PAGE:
The dynamic gear mesh force is defined as follows:the bearing forces are defined as follows:where is the mesh damping coefficient, is the periodically time-varying mesh stiffness, is the damping coefficient in radial direction, is the radial stiffness of the bearing, is the damping coefficient in torsional direction, and is the torsional stiffness of the bearing.

The equations of motion for sun gear can be derived as follows:The equations of motion for ring gear are written as follows:The equations of motion for planets are given as follows:where and represent the mass and mass moment of inertia of the gears.

For the carrier-planet subsystem, is defined as the coordinate in place of , where is the radius from the carrier center to the planet center. The relative displacements between carrier and planet in and directions are given as follows:The differential equations of motion for carrier and planets are expressed as follows:where and represent the mass and mass moment of inertia of the carrier.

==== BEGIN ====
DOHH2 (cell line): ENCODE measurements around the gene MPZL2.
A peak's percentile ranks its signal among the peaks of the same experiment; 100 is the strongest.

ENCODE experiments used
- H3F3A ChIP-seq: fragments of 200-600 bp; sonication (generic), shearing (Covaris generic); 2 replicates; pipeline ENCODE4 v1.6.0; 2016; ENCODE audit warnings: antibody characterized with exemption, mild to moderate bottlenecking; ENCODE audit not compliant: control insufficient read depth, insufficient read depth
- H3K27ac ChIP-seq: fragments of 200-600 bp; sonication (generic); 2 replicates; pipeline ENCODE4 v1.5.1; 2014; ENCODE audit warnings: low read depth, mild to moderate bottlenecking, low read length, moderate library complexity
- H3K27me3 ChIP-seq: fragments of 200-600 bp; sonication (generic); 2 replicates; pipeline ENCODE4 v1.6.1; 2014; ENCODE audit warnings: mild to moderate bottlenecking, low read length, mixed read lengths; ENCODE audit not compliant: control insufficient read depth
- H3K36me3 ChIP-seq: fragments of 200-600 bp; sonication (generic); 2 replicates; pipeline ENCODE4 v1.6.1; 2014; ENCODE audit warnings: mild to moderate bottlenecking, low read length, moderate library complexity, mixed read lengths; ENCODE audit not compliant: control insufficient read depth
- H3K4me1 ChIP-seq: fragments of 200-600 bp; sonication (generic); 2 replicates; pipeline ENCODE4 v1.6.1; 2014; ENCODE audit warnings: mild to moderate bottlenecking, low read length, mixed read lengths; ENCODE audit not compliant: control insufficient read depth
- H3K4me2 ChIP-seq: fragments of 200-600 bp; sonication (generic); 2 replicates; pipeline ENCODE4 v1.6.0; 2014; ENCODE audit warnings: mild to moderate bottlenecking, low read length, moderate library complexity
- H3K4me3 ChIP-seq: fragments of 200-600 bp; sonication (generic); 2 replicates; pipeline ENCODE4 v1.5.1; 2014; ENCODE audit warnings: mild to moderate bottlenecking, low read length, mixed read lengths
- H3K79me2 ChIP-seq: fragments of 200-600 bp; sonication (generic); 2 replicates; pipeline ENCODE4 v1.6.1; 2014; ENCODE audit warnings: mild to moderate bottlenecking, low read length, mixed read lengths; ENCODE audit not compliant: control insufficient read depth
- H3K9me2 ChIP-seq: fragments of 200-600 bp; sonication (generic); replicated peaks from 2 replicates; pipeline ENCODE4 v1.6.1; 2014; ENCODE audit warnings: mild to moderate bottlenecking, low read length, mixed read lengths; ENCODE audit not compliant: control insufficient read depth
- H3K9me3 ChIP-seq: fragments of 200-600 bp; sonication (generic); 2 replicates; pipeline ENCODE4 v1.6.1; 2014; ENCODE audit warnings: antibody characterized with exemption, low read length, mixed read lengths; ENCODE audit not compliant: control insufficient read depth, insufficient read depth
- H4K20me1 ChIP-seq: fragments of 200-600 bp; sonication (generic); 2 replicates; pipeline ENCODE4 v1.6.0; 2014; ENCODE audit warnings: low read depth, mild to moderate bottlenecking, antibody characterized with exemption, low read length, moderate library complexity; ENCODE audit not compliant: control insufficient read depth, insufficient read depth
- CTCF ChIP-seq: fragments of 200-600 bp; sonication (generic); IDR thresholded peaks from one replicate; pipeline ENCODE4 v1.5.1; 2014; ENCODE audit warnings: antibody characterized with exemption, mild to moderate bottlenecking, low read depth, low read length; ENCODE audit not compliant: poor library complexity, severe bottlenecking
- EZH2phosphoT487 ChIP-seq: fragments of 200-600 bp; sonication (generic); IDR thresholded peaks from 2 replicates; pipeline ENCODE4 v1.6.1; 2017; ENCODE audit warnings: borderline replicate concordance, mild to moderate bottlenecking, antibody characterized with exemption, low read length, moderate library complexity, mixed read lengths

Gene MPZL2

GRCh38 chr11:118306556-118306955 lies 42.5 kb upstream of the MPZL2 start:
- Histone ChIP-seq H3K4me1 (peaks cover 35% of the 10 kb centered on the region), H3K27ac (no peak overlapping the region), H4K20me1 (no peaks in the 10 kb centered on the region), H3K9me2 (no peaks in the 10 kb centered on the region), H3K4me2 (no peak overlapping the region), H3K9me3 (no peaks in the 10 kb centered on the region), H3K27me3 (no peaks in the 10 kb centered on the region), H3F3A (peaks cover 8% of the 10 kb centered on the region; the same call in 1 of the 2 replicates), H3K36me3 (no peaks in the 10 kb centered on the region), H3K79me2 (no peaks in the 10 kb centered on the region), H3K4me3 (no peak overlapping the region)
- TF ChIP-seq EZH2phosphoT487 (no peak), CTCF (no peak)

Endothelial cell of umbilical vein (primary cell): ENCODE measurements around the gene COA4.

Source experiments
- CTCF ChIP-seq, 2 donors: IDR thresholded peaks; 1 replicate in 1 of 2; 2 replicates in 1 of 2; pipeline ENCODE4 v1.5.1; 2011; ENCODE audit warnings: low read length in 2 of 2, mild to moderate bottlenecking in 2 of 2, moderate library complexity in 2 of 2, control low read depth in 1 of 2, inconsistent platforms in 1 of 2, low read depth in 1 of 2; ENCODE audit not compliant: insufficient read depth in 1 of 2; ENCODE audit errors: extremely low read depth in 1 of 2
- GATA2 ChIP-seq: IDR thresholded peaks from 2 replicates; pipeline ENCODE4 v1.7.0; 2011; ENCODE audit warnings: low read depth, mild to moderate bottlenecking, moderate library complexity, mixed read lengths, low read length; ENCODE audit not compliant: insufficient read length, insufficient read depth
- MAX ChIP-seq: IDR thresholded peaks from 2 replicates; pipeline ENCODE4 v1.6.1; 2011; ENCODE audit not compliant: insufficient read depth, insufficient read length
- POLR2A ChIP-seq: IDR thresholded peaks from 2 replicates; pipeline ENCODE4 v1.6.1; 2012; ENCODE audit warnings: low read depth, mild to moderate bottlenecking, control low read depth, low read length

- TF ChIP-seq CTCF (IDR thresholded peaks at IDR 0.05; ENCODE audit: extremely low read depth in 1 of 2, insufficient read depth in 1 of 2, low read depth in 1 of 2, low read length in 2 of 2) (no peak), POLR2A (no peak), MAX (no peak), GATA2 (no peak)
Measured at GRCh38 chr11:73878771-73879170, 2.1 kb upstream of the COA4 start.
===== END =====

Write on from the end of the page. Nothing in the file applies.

Thus, the overall equations of motion for the two-stage planetary gear set can be constructed systematically in matrix form as follows:where In these equations, is the inertia matrix, is the displacement matrix, is the mesh damping matrix, is the bearing damping matrix, is the periodically time-varying mesh stiffness matrix, the submatrices of are given in Appendix, is the bearing stiffness matrix, and is the applied external torque matrix.

All the parameters of this gear set are provided by the cooperative enterprise according to an industrial SD16 planetary gearbox and are listed in Table 1.

Table 1: Main parameters of the gear set.
2.2. Mesh Stiffness Evaluation